Making recycling part of your daily routine is easy! It’s great for the environment and can have added financial bonuses. When you hear someone talk about recycling you likely immediately think of plastic. That is because plastic pollution is one of the primary pollution issues we face in our world today. Found on every beach in the world (even those uninhabited), and dumped into our oceans at a rate of about 8 million pieces of plastic pollution per day, we need to do something about the plastic problem. Recycling plastic items is a great way to reduce plastic pollution. One source of plastic you may not have considered throwing into the recycling bin is plastic from household cleaner containers. Soda, water and other plastic bottles are all common items to recycle, so why not add cleaning product containers to the list? Cleaning product containers are major sources of plastic that we buy frequently and can accumulate when not disposed of properly.
Seven Types Of Recyclable Plastics
Plastics are numbered from 1-7 on the bottom of the containers. The number is usually found inside of the recycling triangle. Each number represents a different type of plastic and indicates how and if that plastic can be recycled. Cleaning product containers are often made of either plastic #1 (PETE or PET which stands for Polyethylene Terephthalate) or plastic #2 (HDPF which stands for High Density Polyethylene), both of which will be labeled on the container and can be easily recycled. Plastic #1 is picked up by most curbside recycling programs. It’s usually transparent and commonly found in beverage bottles. Though considered safe, over time this plastic can accumulate bacteria. After being recycled, this material is commonly reused to make tote bags, furniture, carpets, paneling, fiber and even polar fleece! Plastic #2 is commonly opaque and also accepted by most curbside recycling programs. This plastic is also considered safe and can be found in most milk jugs, cleaning containers, shampoo bottles, cereal box liners, detergent liners, motor oil bottles, yogurt containers and butter tubs. After being recycled, plastic #2 is often re-purposed to make pens, recycling containers, picnic tables, lumber, benches, fencing materials and detergent bottles.
Plastic #3 is usually Polyvinyl Chloride, or PVC. This is a soft plastic that you can find in things like plastic wrap. Plastic #3 is difficult to recycle because it can be made with toxins. Plastic #3 has to processed in a special facility, so if you buy items made from plastic #3, check with the manufacturer to see how and if can be recycled safely. Plastic #4 is low-density polyethylene (LDPE) and is used in grocery bags and dry cleaning bags. This plastic is difficult to recycle, so before recycling plastic #4 check with your recycling facility or see if your grocery store can help you recycle it. Plastic #5 is polypropylene and is used in bottle tops, packing tape and yogurt containers. It’s commonly accepted with curbside recycling programs and is easy to recycle. Plastics #6 and #7 are difficult to recycle. Plastic #6 is polystyrene, and is commonly in the form of styrofoam. It contains styrene which is a harmful chemical and isn’t typically accepted at local recycling facilities. Check with manufacturers to see if they have recycling guidelines on products made with plastic #6. Finally, the last recycling number is Plastic #7. All other types of plastics fall under plastic #7, including plastics that contain BPA and other chemicals. Sometimes, items made from #7 plastics can be recycled at local facilities, but sometimes they require special equipment. Before you put a #7 plastic in the recycling bin, check with your local recycling facility and make sure they can pick it up!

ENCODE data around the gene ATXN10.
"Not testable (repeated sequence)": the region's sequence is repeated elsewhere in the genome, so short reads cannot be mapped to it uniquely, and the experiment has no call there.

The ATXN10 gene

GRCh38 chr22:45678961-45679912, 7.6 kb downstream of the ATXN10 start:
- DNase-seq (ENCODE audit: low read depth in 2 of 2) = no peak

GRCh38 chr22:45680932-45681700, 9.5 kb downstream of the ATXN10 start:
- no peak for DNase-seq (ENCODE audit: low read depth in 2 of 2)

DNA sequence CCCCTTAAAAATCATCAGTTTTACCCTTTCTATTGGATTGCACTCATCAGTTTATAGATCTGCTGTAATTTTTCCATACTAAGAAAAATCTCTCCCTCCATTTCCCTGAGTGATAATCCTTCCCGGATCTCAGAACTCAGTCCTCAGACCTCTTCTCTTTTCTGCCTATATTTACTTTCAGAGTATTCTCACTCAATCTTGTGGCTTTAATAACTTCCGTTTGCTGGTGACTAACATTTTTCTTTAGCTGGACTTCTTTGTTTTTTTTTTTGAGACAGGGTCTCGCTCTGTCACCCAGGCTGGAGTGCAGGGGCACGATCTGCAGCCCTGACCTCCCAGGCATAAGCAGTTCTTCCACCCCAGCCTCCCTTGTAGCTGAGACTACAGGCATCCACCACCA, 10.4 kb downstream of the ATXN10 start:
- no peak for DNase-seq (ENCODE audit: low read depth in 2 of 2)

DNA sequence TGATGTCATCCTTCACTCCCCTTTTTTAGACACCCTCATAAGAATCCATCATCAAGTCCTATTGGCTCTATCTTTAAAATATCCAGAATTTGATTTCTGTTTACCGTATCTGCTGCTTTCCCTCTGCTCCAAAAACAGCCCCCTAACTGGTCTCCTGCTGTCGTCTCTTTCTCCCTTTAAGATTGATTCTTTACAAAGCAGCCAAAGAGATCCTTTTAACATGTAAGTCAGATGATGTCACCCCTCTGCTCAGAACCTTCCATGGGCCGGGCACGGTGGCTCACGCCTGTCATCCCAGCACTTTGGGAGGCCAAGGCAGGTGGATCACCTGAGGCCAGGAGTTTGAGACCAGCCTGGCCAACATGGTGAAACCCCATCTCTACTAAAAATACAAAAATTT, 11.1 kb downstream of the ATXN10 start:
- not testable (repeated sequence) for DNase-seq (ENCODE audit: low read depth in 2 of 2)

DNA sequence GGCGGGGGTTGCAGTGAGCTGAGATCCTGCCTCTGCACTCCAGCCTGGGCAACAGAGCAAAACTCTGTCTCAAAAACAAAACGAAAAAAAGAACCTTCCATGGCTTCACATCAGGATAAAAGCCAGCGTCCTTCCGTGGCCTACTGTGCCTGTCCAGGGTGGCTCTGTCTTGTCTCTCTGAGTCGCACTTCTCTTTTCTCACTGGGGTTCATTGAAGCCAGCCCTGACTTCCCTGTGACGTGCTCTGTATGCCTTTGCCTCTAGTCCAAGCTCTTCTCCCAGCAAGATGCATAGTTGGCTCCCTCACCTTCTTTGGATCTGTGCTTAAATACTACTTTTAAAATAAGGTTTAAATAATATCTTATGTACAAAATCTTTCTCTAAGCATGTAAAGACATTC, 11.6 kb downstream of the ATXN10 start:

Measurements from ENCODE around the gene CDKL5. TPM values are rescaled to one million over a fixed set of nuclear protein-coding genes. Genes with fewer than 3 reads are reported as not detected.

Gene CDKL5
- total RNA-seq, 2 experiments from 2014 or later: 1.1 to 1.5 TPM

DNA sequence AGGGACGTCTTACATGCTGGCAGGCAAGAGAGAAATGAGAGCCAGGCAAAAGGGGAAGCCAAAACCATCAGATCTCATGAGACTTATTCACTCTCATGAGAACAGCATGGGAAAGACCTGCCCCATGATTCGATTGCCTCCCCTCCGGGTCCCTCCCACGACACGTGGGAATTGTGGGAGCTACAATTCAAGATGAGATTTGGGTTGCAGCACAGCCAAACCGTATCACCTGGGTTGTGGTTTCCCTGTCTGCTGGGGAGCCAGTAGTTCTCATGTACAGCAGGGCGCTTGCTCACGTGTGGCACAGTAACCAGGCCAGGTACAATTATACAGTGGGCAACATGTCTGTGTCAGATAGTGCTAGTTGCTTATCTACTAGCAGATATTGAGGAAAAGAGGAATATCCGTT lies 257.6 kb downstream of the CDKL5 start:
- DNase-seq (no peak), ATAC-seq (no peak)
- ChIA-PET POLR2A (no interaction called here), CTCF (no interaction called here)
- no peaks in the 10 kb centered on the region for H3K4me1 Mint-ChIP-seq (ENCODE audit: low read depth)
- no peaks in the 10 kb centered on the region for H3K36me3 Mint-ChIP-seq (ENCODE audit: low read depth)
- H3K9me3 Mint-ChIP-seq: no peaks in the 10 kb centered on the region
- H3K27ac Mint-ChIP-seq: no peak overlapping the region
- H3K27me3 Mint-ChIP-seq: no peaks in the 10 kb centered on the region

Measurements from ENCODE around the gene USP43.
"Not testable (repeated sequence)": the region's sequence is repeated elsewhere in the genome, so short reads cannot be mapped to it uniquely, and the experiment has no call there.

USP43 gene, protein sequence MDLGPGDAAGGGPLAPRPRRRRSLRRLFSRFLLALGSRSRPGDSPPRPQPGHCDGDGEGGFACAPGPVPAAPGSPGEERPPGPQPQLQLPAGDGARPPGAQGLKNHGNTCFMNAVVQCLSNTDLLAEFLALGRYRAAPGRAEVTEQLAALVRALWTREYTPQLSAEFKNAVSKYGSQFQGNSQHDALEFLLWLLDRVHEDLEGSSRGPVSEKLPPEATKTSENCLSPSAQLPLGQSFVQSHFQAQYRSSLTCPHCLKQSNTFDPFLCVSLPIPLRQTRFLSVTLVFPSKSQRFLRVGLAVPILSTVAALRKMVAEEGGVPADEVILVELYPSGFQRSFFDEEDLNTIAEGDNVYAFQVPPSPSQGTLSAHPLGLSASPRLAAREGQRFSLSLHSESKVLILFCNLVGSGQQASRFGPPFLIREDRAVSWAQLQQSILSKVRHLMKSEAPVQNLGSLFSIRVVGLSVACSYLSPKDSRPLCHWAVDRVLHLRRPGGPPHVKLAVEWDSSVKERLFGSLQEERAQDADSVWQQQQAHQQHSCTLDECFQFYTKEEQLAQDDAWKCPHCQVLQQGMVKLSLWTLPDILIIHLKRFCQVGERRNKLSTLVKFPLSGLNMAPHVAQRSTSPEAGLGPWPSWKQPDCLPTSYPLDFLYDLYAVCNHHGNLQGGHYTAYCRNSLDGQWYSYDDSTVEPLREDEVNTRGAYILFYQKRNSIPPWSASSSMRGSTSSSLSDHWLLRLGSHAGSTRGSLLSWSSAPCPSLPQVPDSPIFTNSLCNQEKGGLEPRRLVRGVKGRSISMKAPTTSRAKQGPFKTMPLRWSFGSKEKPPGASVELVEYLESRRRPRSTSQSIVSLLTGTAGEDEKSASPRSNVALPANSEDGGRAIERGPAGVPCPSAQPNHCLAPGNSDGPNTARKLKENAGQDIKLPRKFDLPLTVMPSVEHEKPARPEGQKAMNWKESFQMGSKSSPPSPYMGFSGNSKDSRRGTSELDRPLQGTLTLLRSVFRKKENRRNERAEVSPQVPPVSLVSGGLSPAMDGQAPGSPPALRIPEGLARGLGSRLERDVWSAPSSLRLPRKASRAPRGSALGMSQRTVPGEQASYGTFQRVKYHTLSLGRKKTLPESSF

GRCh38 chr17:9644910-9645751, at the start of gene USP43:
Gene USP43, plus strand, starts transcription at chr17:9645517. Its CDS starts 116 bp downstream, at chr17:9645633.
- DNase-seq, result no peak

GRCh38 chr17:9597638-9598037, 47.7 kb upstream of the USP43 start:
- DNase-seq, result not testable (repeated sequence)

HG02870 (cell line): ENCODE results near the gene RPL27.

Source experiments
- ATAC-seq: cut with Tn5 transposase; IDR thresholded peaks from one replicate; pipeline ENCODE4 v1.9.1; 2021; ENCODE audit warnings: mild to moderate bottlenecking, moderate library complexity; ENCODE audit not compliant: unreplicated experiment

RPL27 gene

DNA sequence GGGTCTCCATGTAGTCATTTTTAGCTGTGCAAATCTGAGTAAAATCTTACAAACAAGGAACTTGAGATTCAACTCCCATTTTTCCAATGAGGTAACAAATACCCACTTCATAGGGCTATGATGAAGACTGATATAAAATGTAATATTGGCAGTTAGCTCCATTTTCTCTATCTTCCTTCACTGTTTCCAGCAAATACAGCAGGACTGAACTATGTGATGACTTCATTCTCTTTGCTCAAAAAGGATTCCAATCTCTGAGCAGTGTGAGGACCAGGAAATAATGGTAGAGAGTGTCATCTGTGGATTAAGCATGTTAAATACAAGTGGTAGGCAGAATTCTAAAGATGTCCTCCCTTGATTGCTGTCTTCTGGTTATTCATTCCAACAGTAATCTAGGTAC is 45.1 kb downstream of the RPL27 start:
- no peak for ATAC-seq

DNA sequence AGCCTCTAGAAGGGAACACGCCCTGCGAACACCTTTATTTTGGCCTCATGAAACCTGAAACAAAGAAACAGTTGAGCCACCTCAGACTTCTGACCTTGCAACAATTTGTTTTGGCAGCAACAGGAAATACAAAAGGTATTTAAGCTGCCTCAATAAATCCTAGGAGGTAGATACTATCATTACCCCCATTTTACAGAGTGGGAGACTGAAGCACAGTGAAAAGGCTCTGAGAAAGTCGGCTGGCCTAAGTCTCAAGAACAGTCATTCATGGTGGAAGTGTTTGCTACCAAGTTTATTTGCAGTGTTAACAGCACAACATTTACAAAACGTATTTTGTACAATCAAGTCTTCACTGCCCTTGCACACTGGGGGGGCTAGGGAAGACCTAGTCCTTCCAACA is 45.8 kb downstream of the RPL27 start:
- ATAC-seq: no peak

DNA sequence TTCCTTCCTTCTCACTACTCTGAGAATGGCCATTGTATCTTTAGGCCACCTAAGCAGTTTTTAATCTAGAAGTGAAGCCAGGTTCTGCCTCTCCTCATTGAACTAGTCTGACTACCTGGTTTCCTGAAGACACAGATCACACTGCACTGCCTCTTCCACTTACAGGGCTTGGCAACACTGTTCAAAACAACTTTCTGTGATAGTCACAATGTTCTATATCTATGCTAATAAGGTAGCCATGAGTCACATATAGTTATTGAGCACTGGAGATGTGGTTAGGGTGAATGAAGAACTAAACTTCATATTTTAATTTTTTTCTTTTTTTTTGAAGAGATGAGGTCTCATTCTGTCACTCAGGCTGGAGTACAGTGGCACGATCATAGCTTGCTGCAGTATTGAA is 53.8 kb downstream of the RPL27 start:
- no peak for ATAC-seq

If you’re unsure how to recycle any products, it’s always best to check with your local facility first!
How To Recycle Household Cleaners
Check the number of your household products and make sure your recycling program supports all of the plastics you are trying to recycle. Before recycling, be sure to use the entirety of the liquid, powder or gel in the container or empty the container. One tainted container can contaminate an entire collection of otherwise recyclable goods, forcing the whole batch to be sent to the landfill. Thus, containers must be completely empty before recycling. However, feel free to leave the label on! These labels are usually removed during the recycling process and are sometimes used to help sort products especially with plastic soda and water bottles. Sounds easy enough, right? It can get even simpler. Look into the brands you are purchasing! Some help ensure that all materials including caps, plugs, film packaging, cartridges and more find their way into the proper recycling facilities.
Unfortunately, most household cleaners and other recyclable plastics are not recycled. National Geographic states that just 9% of plastic is recycled. If we eliminate single-use plastic cleaning bottles, we can get rid of 100 billion plastic bottles just in the U.S.! Here at Blueland, we have created our very own Forever Bottle. Just as the name suggests, our Forever Bottle is meant to be used forever so you never have to throw it away. Our Forever Bottle for our cleaners is made of Tritan. We’re proud to say that our new bottles are also BPA-free, made of shatter-resistant material, and contain no VOCs or phthalates.